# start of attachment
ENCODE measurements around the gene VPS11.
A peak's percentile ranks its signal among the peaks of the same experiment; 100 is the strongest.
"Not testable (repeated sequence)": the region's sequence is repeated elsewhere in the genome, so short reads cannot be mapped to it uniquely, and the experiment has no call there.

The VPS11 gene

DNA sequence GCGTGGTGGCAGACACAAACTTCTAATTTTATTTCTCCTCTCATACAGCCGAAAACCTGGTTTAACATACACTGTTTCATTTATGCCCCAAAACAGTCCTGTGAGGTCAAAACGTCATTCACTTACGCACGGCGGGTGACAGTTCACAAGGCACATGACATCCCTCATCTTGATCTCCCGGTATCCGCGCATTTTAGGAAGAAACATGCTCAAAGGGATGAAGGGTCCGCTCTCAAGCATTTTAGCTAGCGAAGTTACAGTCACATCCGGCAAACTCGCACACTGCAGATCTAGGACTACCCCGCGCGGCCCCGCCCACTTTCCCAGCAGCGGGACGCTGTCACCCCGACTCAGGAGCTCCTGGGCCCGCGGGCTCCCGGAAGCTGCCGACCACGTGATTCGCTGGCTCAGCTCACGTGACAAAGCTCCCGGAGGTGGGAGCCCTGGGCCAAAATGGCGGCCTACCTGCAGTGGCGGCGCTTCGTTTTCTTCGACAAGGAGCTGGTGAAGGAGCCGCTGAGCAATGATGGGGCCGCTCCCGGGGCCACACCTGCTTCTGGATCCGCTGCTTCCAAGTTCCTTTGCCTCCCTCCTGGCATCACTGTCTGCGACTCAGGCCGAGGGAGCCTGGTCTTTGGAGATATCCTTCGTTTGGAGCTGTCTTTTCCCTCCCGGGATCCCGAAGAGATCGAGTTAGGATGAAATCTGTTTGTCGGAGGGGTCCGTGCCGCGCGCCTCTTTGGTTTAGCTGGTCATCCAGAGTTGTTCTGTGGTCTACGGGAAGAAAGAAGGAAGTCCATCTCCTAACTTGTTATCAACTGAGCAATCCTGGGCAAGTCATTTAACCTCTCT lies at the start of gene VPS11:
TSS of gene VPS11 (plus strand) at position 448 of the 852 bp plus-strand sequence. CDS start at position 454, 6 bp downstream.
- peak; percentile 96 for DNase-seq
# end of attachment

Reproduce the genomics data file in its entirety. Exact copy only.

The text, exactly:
ENCODE measurements around the gene VPS11.
A peak's percentile ranks its signal among the peaks of the same experiment; 100 is the strongest.
"Not testable (repeated sequence)": the region's sequence is repeated elsewhere in the genome, so short reads cannot be mapped to it uniquely, and the experiment has no call there.

The VPS11 gene

DNA sequence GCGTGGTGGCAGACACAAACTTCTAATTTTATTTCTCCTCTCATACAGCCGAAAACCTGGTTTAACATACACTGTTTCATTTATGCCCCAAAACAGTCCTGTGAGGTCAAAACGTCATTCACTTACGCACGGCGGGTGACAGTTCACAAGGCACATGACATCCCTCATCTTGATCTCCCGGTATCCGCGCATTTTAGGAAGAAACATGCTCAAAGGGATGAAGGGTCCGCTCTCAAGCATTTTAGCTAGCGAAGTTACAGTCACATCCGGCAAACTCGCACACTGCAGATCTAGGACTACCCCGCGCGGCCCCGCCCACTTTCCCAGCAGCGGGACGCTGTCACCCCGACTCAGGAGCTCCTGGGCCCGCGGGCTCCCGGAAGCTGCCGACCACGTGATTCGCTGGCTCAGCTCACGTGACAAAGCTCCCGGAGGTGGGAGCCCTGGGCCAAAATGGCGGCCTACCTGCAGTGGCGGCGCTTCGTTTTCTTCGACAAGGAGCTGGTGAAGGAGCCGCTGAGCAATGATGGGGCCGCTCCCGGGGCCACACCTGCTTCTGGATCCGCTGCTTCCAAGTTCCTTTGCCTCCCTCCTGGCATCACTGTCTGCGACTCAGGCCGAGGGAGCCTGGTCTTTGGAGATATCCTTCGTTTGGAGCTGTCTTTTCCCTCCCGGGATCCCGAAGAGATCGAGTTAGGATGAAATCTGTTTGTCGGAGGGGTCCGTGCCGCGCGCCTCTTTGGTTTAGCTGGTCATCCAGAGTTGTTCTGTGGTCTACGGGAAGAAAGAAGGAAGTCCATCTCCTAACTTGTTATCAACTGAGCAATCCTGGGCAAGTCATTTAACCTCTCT lies at the start of gene VPS11:
TSS of gene VPS11 (plus strand) at position 448 of the 852 bp plus-strand sequence. CDS start at position 454, 6 bp downstream.
- peak; percentile 96 for DNase-seq